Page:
Gold off one-year highs as dollar firms ahead of U.S. payrolls data

Gold prices fall as dollar strengthens and investors await U.S. non-farm payrolls report.

Gold off one-year highs as dollar firms ahead of U.S. payrolls data

The dollar gained some ground on Thursday, and gold prices fell from their one-year-highs. Investors were waiting for the U.S. Non-farm Payrolls Report to gauge the Federal Reserve's policy.

As of 0334 GMT spot gold was down 0.5% to $2,011.18 an ounce after reaching its highest level since March 2022 Wednesday. U.S. Gold Futures dropped 0.4% to $2.028.40.

Dollar index rises 0.2% making gold more expensive for foreign buyers

Ajay Kedia of Kedia Commodities, Mumbai, said: "This market is due for a technical correction as the rally was so sharp."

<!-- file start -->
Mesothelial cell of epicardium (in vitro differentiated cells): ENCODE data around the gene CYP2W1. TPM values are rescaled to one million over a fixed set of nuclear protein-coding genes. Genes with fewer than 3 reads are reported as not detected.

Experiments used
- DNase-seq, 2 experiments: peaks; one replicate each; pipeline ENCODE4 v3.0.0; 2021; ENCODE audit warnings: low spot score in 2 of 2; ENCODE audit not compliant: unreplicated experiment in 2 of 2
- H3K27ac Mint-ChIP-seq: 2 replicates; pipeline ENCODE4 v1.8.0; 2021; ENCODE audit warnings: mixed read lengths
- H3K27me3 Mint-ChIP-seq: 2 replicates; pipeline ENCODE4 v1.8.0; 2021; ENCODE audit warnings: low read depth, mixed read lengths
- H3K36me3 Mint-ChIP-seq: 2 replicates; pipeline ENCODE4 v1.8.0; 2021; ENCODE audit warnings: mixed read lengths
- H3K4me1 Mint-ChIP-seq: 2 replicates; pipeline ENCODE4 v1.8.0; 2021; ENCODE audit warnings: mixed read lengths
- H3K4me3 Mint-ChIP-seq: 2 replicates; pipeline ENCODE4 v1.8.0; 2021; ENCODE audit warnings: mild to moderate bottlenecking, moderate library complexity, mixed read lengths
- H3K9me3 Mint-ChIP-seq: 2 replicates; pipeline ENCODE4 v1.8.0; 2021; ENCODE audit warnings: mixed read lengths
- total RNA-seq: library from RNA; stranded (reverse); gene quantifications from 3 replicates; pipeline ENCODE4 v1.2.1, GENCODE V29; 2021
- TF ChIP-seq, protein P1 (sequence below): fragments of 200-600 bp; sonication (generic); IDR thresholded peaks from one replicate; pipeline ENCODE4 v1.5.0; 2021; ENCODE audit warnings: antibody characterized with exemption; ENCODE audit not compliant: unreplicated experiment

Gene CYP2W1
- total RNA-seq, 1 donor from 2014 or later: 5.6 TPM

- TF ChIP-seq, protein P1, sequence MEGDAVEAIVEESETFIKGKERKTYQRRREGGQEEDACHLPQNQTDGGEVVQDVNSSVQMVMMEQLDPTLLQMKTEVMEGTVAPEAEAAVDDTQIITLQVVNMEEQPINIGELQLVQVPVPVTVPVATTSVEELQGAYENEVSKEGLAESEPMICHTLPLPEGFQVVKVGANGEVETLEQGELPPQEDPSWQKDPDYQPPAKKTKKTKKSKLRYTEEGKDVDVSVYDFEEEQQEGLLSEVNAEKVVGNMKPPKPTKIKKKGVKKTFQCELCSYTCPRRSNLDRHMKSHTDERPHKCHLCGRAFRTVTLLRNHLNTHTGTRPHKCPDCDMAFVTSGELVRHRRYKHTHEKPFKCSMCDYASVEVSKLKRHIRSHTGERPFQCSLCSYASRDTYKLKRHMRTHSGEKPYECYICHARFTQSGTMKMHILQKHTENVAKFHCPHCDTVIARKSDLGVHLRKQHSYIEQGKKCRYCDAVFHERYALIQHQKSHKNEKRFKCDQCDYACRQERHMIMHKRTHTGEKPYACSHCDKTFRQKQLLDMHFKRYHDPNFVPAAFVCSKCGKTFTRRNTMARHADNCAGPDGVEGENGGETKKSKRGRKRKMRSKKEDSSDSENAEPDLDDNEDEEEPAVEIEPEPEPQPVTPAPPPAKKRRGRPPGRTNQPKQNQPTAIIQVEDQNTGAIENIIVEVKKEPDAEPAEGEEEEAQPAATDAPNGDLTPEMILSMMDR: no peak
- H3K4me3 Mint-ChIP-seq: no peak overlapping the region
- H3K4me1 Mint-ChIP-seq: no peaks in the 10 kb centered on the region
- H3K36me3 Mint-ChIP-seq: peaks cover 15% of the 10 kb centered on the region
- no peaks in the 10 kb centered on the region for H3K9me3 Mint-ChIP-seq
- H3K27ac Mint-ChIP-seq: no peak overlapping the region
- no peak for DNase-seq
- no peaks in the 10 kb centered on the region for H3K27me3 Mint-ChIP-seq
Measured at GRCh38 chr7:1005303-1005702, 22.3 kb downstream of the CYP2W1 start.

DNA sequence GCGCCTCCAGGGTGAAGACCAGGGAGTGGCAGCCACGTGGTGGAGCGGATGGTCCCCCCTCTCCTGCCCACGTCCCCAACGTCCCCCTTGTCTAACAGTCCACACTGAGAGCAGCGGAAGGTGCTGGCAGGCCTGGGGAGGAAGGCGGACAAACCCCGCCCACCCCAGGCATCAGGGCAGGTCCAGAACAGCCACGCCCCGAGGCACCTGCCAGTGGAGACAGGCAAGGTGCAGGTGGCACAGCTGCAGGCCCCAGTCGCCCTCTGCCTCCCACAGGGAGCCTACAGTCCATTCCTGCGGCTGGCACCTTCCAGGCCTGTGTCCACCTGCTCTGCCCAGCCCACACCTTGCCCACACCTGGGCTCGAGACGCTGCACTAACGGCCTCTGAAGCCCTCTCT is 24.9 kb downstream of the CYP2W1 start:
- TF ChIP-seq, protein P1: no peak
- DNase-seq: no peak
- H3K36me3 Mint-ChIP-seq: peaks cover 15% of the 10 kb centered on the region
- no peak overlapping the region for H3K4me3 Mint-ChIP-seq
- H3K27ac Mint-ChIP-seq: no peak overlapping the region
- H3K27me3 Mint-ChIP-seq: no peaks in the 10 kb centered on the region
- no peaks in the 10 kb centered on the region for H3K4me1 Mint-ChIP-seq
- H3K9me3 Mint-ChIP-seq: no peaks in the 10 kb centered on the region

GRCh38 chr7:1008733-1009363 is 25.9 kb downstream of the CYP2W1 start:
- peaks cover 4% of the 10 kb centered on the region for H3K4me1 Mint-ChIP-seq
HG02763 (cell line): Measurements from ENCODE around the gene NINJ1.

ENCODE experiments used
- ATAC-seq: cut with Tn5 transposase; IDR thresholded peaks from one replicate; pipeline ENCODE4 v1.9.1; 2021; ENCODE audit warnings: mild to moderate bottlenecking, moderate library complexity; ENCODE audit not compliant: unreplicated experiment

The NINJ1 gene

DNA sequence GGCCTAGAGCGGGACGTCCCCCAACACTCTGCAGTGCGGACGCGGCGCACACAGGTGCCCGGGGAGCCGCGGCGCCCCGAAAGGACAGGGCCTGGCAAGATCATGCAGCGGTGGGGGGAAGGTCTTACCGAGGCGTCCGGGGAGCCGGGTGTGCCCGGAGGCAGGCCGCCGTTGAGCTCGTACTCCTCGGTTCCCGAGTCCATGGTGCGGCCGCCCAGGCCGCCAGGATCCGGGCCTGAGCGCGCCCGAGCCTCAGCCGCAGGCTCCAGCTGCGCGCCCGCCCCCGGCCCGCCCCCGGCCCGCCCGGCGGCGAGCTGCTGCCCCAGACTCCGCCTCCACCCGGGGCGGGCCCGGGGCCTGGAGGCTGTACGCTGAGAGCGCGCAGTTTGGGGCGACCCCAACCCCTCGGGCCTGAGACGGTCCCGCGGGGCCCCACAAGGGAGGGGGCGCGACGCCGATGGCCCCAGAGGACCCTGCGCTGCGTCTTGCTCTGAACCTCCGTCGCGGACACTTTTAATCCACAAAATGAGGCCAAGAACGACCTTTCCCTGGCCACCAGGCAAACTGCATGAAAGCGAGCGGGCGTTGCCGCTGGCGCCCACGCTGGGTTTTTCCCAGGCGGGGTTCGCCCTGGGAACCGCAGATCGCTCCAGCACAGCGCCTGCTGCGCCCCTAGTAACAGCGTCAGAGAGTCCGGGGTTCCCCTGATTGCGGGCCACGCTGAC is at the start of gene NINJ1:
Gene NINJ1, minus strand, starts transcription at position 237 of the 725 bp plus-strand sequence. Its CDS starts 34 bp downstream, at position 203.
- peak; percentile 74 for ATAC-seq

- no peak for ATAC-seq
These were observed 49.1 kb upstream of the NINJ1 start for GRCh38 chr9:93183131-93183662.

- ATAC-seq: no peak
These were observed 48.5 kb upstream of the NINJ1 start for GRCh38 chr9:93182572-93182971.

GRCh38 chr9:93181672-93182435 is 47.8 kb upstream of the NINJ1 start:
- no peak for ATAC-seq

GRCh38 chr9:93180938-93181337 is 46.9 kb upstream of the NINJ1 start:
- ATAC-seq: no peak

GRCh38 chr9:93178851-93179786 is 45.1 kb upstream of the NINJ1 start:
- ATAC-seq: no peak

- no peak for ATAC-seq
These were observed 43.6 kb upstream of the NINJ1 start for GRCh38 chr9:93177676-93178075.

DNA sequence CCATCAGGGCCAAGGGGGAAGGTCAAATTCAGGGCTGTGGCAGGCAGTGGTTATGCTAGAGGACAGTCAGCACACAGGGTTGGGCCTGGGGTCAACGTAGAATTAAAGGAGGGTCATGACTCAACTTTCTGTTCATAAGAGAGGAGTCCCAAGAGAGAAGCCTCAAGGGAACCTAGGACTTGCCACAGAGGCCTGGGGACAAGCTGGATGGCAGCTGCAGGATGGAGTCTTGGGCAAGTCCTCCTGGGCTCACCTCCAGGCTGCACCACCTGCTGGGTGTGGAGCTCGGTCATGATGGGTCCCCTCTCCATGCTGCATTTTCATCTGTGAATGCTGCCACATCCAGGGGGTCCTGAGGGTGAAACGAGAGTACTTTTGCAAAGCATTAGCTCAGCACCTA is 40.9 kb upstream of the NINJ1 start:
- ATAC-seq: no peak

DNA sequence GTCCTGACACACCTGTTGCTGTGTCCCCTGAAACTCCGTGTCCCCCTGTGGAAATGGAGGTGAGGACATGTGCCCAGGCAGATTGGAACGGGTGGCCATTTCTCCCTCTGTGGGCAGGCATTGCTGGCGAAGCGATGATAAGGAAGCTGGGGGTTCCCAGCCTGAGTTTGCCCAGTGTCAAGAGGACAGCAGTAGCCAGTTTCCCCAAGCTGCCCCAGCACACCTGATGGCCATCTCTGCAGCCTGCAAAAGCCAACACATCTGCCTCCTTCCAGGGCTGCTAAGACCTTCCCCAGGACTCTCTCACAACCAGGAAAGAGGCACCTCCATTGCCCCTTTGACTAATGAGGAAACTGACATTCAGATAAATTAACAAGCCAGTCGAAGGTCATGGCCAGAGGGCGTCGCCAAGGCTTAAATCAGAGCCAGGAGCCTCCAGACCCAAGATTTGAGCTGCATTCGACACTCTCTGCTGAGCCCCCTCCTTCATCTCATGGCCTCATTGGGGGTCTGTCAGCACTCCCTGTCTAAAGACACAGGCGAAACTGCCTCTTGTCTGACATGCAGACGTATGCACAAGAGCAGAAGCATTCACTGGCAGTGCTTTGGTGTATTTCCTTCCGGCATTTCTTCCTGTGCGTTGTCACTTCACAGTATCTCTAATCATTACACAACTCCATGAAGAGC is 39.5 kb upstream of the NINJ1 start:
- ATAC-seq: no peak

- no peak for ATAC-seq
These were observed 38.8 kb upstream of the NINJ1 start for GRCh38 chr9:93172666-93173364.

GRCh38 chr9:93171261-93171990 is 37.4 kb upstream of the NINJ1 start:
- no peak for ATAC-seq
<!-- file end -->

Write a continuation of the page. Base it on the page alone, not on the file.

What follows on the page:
He noted that the economic data this week was a major component in supporting gold prices.

Bullion is up about 2.2% this week after a sudden oil production cut by OPEC+, and weak U.S. data last week, added to fears of a slowdown in the economy and sent the yellow-metal soaring over $2,000.

The data released on Wednesday showed that the U.S. service sector contracted more than anticipated in March. Separate data revealed that private sector job additions were far below expectations.

Investors are now awaiting Friday's nonfarm payroll report for March.

Gold is often considered to be a hedge against inflation or economic uncertainty, but higher interest rates have diminished its appeal.

According to CME's FedWatch, the markets see a 53.8% probability that the Fed will not raise interest rates at its May policy meeting. Loretta Mester, President of the Cleveland Federal Reserve Bank, said that it is too early to tell if interest rates will need to be raised at the Fed's May policy meeting.

In a recent note, Edward Moya said that the gold market is becoming overcrowded, but that the macro-background is still in its favor. He added the immediate resistance for gold is the level of $2,050.